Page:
However looking at the whole spectrum and lifecycle of information in healthcare it seems that we don’t pay enough attention to the moment where information is created. Trying to fix the quality of information with data science methods in order to use or reuse it is far worse than producing the appropriate quality in the first place. But this only works if we support meaning and semantics of information in the moment it is created also to connect it with already existing information.


Cancer in some sense is information gone wild and vicious. It summarizes a multitude of diseases and conditions that share common properties on a certain abstraction level. But on the other hand this abstraction is very misleading. A current tendency is to shift the understanding and treatment of cancer towards individual patients using precision information, becoming truly patient-centered


From an information perspective this corresponds to the claim to build an overarching model to understand the individual health situation using biological techniques. Precision treatments are a good example of how individual information is used to cure or alleviate an individual disease using biological models.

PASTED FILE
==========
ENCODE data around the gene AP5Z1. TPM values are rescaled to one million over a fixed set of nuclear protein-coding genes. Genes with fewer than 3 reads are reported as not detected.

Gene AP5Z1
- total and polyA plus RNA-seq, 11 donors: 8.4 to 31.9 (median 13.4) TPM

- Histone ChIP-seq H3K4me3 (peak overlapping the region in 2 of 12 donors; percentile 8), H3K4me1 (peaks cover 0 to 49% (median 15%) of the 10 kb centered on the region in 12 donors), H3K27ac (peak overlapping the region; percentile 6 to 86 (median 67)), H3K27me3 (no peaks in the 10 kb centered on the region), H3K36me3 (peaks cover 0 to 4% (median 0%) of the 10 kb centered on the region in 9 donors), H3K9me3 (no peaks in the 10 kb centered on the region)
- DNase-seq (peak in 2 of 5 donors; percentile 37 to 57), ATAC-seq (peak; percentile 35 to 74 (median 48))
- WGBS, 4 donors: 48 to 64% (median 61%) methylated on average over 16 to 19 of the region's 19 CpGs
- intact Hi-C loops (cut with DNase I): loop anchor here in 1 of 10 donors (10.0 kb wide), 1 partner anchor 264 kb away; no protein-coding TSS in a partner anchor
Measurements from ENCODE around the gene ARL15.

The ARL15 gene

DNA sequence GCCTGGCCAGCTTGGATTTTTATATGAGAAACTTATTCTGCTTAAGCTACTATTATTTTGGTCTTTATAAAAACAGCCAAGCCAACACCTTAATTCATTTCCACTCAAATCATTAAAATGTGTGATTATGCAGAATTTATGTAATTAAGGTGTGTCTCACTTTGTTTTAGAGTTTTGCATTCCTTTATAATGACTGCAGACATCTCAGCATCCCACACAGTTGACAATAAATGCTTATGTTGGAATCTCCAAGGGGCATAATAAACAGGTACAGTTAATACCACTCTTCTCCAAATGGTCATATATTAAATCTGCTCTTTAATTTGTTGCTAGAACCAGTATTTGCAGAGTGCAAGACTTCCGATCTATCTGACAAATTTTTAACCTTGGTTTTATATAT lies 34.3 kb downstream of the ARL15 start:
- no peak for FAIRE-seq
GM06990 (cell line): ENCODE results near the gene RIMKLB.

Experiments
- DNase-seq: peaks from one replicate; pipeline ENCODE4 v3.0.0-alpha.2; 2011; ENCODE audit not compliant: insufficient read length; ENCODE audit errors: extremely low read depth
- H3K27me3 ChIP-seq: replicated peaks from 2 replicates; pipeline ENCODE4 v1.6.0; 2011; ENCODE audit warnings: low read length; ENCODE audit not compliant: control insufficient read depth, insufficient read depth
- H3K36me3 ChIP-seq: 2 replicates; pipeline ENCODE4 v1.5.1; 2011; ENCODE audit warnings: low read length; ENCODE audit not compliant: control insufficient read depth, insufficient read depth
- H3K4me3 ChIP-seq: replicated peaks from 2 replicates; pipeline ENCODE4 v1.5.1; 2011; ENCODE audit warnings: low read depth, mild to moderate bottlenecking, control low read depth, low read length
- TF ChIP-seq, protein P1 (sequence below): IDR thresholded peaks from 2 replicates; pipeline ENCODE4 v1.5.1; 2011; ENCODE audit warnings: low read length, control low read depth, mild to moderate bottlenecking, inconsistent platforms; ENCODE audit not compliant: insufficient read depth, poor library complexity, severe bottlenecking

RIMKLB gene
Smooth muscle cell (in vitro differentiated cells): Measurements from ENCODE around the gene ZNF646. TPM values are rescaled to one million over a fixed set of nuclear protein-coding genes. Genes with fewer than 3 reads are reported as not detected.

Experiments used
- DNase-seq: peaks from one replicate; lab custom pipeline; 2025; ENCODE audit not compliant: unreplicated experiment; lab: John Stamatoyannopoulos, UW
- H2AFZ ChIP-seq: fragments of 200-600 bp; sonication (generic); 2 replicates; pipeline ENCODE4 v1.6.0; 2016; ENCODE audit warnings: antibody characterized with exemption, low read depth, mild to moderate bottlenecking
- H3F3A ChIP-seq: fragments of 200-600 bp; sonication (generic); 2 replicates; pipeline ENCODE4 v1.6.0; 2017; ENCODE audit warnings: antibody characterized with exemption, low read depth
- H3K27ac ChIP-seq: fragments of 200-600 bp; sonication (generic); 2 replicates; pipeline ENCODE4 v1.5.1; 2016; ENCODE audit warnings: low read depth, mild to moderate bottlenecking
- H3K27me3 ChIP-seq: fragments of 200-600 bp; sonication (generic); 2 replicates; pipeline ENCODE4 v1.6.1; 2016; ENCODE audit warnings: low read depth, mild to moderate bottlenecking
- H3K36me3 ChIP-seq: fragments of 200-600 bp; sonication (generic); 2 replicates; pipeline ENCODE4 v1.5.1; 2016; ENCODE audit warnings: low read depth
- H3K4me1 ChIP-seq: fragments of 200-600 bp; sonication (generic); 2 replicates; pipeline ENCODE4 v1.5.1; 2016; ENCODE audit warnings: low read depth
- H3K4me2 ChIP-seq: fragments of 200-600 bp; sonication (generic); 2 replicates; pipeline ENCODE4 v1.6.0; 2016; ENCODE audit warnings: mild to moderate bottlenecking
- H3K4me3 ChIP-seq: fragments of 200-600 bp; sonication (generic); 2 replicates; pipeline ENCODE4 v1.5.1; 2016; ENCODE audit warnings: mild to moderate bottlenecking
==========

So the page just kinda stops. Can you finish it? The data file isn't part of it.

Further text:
However the tendency to change methodologies for cancer therapy development and the shift towards more precision also opens the door to use more patient generated or patient reported outcome data that may be generated anytime (real word data. see above). Involving patients as partners in drug developments tries to establish new relationships with patients.


The consequent way ahead is to develop the technical, regulatory and methodological framework that supports patients as knowledge and information sources.

Privacy, Security and Trust